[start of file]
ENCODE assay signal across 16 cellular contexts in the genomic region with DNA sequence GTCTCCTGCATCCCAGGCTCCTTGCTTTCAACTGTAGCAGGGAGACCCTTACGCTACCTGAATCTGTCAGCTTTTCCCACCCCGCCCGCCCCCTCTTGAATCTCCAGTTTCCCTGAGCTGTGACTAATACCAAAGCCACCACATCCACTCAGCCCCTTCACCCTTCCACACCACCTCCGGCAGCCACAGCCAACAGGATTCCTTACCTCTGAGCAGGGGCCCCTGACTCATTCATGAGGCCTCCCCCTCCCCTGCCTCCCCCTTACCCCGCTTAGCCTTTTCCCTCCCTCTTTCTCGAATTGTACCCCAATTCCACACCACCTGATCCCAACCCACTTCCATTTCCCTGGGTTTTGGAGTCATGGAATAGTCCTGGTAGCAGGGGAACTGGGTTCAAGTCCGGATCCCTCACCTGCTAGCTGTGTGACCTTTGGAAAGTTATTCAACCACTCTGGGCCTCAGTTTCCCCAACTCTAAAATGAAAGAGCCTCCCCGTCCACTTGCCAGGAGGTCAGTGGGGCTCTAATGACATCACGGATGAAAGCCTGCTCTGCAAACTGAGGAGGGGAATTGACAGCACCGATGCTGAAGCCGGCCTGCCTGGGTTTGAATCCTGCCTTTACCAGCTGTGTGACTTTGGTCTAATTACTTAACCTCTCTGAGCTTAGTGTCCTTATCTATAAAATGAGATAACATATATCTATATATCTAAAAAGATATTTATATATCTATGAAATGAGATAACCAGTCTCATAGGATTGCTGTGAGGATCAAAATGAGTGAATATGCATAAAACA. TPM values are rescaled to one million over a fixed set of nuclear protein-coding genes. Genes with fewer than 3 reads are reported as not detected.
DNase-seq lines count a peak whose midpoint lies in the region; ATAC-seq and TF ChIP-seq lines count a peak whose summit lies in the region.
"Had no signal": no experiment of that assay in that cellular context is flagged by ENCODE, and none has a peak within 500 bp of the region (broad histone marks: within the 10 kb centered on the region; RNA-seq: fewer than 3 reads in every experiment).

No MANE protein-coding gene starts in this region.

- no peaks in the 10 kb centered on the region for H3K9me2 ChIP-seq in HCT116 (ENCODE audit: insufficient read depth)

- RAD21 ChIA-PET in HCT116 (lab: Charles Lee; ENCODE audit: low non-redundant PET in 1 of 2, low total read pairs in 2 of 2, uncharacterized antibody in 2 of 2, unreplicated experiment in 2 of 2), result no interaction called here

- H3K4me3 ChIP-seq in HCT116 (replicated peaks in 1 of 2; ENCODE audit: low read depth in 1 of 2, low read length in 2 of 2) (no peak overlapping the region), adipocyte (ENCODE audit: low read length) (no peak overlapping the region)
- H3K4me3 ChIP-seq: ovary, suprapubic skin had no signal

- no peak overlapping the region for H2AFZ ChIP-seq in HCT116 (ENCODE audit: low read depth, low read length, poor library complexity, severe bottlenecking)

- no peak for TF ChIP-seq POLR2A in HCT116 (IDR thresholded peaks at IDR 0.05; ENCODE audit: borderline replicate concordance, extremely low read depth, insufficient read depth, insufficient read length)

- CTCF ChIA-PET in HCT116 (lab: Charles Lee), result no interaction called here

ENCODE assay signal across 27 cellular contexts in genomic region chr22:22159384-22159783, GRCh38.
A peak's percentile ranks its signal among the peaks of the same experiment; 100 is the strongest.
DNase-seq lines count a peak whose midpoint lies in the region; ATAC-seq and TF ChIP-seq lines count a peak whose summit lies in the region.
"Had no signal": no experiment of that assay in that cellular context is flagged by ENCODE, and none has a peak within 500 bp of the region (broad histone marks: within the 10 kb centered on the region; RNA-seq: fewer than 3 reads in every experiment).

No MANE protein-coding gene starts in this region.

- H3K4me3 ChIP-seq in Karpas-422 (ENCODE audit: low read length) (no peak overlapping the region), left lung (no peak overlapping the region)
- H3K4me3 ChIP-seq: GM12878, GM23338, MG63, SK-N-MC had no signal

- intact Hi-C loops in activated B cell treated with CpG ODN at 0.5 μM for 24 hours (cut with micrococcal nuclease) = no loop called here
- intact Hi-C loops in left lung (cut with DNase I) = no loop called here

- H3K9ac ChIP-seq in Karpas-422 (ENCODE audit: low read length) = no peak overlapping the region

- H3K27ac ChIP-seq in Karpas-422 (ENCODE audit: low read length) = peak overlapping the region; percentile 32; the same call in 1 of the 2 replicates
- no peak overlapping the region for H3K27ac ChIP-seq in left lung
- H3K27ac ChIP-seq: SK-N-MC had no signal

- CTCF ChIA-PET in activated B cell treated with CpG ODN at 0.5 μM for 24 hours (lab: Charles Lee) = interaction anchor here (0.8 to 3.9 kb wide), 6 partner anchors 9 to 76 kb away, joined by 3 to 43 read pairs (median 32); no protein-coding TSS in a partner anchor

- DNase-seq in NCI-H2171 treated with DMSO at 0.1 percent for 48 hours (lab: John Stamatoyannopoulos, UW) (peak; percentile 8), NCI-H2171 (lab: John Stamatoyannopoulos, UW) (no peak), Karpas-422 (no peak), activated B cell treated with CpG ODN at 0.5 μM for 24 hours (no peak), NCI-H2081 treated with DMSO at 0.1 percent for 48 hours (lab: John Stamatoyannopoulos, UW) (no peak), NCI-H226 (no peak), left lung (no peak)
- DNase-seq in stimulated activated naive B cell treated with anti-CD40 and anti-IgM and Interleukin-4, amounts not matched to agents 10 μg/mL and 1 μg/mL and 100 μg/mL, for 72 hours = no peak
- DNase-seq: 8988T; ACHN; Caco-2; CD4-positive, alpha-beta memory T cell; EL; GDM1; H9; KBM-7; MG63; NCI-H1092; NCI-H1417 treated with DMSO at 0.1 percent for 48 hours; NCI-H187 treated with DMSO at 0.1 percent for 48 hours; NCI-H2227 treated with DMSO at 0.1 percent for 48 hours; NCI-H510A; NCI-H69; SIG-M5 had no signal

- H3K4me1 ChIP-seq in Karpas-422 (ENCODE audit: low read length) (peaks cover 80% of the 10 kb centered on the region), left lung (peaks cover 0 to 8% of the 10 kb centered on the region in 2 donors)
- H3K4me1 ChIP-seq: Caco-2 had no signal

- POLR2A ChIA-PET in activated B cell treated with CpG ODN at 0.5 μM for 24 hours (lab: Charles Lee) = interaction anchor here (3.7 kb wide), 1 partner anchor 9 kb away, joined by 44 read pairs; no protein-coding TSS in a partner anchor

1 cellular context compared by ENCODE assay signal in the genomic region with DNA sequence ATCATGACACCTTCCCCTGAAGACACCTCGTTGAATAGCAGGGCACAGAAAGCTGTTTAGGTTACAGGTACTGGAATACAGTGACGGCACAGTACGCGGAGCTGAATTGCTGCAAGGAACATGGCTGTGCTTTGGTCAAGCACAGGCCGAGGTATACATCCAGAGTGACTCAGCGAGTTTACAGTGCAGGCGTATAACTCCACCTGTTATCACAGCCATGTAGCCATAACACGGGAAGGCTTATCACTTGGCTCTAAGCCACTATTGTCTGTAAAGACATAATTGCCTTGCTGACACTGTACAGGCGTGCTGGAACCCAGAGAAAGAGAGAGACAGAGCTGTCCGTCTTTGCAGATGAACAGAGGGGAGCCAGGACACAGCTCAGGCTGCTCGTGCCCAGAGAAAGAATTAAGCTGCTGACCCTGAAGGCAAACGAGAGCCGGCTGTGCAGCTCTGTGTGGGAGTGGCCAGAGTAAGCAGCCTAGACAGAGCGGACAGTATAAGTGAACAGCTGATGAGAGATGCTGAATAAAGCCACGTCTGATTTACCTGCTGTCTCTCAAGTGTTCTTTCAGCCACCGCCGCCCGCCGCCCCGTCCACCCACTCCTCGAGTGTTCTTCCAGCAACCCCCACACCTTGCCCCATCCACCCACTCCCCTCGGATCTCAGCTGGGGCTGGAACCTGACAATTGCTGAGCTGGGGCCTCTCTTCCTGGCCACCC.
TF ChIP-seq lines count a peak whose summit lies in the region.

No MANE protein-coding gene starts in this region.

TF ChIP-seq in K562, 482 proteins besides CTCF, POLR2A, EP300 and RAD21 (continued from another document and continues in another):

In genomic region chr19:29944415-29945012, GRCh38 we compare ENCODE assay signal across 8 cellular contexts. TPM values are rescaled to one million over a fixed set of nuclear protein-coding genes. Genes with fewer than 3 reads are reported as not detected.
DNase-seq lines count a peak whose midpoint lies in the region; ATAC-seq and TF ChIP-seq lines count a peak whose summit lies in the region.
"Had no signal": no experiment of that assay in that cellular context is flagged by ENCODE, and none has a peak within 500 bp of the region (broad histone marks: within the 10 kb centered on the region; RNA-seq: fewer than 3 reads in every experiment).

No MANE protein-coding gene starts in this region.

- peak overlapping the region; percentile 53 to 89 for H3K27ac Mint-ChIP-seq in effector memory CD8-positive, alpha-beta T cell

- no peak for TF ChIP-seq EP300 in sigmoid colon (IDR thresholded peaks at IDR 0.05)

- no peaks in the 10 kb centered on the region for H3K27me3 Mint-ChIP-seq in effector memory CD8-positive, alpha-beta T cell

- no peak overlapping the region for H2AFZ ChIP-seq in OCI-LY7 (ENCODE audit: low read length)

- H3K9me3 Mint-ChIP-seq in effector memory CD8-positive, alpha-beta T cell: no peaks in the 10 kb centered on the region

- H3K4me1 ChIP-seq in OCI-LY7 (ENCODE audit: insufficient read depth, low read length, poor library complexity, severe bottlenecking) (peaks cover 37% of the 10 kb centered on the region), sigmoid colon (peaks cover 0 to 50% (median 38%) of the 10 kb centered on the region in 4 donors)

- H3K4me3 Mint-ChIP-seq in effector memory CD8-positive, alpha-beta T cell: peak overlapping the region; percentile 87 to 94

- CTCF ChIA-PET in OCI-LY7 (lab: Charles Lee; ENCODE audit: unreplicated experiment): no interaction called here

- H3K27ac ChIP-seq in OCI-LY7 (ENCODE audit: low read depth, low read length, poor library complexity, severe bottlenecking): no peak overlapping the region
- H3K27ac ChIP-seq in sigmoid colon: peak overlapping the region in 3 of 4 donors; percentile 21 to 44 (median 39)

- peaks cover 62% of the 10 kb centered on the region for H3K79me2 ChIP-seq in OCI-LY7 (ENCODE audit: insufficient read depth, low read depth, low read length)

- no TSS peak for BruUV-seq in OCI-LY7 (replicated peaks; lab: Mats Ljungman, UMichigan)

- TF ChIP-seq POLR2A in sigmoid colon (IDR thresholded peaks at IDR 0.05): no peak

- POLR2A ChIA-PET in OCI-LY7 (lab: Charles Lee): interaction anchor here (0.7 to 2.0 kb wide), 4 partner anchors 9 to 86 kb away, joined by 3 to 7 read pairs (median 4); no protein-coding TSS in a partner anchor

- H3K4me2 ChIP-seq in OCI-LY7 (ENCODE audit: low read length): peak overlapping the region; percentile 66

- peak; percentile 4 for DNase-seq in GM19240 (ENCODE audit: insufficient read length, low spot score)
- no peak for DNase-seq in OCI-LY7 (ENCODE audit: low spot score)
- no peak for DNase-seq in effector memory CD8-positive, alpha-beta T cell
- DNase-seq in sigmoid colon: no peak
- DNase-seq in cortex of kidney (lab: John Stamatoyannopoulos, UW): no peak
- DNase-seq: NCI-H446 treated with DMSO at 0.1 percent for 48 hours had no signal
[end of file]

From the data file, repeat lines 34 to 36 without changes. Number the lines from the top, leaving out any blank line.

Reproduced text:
No MANE protein-coding gene starts in this region.

TF ChIP-seq in K562, 482 proteins besides CTCF, POLR2A, EP300 and RAD21 (continued from another document and continues in another):

In genomic region chr19:29944415-29945012, GRCh38 we compare ENCODE assay signal across 8 cellular contexts. TPM values are rescaled to one million over a fixed set of nuclear protein-coding genes. Genes with fewer than 3 reads are reported as not detected.